Australian football legend Tim Cahill, who is one of the high profile recruits for the next edition of Indian Super League, said he would look to be more than just a marquee signing for Jamshedpur FC.
The 38-year-old Australian record goalscorer has announced his international retirement after playing in Russia during the World Cup this year but is not ready to hang up his boots completely just yet. "With three Asian Cup and four World Cup appearances, I would like to contribute on the park as much as off it," Cahill, who scored 50 goals for Australia in a career spanning 14 years, told reporters, on the sidelines of ISL Media Day on Saturday.
Having debuted last season as a part of ISL's expansion to 10 teams, Jamshedpur finished a creditable fifth in their maiden campaign. "I take great pride in playing and training. I would look to add more value than just be a marquee signing."
Asked whether his age will come in his way with the long ISL season stretching from September 29 to March next year, the former Everton legend said: "It's only 18 matches per season with a good number of breaks in between."
"I'm used to playing 30-40 matches per season. It's not long for me, it's very short I would say. I would give my best."
Cahill was all praise for Jamshedpur FC and said they tick all the boxes as far as structure and professionalism goes, something that made him join the club. "The professionalism, the set up the academy, the training ground and the future of the club really impressed me. Here at Jamshedpur FC, we have no distraction as players."
"We have our complex, training pitch, gym and an upcoming swimming pool. It's the perfect vision to help Indian football grow, something that excited me. The personal goal is to improve my team and see the right results. We have a great blend of foreign and Indian players including three from the (Tata Football) Academy that speaks volumes of our team building. Taking the talent making them represent the country is our goal."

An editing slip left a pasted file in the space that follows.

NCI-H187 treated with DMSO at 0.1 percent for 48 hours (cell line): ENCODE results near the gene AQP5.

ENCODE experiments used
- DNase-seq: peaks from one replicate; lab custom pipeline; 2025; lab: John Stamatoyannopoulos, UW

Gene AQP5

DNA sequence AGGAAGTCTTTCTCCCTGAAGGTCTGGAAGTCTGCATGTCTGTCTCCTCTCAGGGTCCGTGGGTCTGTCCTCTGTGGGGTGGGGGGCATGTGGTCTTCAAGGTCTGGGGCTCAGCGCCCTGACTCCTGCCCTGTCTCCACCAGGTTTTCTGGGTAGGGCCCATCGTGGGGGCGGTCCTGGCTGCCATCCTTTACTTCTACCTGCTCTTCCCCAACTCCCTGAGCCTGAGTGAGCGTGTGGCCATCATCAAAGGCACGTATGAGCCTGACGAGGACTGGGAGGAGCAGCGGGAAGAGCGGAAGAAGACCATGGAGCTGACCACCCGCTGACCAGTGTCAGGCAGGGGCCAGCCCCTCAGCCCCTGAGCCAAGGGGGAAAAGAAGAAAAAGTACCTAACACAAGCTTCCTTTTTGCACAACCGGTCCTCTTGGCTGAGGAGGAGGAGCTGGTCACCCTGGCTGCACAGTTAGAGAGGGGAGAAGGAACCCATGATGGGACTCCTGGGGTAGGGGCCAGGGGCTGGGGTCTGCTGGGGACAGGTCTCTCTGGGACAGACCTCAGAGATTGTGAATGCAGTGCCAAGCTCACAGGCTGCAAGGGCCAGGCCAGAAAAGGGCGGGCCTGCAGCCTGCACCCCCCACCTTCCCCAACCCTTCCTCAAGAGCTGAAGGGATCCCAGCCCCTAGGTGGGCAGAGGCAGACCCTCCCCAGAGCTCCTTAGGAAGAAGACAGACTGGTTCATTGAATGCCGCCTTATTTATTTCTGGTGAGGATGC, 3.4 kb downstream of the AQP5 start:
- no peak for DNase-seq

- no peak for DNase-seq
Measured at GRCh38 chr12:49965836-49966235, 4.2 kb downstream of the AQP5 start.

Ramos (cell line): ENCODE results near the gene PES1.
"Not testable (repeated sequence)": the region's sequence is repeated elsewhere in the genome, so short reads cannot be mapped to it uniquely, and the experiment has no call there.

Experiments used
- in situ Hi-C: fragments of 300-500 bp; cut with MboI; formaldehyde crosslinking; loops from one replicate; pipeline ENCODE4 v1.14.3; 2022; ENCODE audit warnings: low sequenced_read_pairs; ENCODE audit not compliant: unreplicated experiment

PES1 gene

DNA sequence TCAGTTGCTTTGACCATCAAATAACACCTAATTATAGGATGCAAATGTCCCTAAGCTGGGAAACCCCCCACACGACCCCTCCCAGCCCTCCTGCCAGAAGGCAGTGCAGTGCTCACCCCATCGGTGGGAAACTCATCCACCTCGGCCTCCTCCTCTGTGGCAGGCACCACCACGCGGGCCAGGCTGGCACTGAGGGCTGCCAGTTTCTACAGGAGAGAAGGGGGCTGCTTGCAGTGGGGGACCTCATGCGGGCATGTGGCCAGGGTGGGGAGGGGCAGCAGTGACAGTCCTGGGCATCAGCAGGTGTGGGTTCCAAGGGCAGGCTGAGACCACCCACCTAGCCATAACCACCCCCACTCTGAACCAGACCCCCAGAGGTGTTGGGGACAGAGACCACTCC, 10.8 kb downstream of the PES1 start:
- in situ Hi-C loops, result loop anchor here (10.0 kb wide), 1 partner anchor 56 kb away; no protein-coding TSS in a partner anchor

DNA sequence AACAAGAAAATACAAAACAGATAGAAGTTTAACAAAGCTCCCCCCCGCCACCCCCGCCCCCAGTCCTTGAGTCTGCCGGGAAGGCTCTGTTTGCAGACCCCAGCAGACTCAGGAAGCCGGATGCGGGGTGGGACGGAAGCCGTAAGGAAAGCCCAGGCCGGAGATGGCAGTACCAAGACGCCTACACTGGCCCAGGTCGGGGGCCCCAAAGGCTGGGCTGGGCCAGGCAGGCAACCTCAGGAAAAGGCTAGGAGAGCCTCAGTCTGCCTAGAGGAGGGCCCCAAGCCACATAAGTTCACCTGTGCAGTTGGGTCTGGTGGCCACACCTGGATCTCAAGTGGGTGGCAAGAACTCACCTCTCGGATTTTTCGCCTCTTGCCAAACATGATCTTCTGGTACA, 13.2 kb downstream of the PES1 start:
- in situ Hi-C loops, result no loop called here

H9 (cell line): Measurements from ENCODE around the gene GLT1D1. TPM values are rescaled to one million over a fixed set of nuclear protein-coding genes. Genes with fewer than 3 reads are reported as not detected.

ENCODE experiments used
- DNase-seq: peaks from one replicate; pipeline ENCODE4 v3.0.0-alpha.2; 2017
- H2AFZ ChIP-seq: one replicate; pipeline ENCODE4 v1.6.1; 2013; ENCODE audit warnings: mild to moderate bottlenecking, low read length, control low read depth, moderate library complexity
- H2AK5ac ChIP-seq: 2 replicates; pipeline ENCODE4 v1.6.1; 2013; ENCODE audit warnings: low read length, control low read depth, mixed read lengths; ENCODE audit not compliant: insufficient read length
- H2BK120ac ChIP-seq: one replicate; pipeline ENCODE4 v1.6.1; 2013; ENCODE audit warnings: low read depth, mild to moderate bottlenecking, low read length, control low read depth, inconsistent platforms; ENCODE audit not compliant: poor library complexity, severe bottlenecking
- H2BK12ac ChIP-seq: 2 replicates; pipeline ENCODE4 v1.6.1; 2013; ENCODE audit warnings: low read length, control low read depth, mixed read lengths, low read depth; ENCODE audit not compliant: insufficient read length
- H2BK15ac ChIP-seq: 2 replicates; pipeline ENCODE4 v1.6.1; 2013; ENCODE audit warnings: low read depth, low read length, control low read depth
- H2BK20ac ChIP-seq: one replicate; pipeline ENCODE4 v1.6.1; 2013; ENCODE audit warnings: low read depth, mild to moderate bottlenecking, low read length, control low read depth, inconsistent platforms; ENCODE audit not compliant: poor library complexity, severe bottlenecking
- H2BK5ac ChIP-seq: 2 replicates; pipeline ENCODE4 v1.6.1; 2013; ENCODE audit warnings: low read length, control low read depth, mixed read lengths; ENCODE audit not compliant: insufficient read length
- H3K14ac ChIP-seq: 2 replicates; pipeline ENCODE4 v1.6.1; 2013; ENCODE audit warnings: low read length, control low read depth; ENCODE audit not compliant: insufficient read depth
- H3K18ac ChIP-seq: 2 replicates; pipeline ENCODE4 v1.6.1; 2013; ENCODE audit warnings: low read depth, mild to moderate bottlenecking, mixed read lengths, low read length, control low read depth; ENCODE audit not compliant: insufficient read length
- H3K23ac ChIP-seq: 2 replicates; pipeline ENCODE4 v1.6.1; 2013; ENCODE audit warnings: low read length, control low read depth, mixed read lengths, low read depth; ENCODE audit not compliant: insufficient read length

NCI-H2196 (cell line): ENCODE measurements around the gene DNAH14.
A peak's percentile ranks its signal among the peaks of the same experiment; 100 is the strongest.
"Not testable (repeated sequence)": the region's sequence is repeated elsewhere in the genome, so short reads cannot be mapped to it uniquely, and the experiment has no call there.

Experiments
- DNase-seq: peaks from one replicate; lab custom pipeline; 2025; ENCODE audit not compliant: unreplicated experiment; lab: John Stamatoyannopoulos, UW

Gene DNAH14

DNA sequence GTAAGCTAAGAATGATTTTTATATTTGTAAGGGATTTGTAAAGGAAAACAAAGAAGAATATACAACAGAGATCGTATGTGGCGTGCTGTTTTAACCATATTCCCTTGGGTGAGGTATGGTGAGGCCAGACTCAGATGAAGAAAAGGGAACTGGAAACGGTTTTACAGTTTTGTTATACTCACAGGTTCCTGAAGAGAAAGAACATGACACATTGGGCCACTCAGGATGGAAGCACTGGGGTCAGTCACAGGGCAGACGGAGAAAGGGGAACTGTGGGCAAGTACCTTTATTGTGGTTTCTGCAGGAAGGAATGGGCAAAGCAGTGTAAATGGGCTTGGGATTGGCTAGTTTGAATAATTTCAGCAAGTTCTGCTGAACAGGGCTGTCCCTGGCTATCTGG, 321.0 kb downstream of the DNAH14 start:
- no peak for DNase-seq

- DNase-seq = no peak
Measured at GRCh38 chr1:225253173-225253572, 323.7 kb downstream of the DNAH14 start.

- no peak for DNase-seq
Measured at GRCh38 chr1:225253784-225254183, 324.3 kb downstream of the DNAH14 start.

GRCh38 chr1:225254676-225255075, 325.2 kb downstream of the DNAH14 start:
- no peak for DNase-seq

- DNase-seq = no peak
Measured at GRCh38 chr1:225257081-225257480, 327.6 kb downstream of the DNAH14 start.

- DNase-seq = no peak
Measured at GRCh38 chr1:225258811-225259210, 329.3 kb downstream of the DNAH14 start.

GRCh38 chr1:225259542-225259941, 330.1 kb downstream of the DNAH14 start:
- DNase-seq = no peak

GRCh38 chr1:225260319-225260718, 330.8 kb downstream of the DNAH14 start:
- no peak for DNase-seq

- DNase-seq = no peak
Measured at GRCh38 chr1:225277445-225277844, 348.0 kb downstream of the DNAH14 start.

Cahill received a warm welcome in Jamshedpur from the city fans with drum beats and dance. "When I got to Jamshedpur, the first thing noticed was it's green, there's not much of traffic and loads of fans- beautiful people, football and family. We are together 24x7 in the academy. This the environment I want to be in, this is professional football," he said.
"We are trying to be pioneers and be an example. We are focused in making a good structure something that the fans can be proud of. We want to make sure to tell the right story to the fans. It's on TV everywhere, it's global. Like cricket, like anything."
Cahill will miss Jamshedpur FC's opener against Mumbai City FC, serving a three-match ban handed by the Football Association for a tussle in his last match for Millwall against Fulham.
Having scored a brace against him seven years ago in their 4-0 win over India in the Asia Cup, Cahill will unite with goalkeeper Subrata Pal.
"I'm sorry for scoring," Cahill told Pal, seated on the same dias. "I'm lucky enough to play against India. It was a memorable match. We swapped jerseys, took photos. I've some great memories. The most important thing is respect," he said.
A few Jamshedpur players complained about the hectic travelling as they have to go to Ranchi, about three hours by road or rail, to board a flight for their away matches."We are professional footballers, four hours by train, no problem. We are a good group of players who are very humble and gel as a team," he signed off.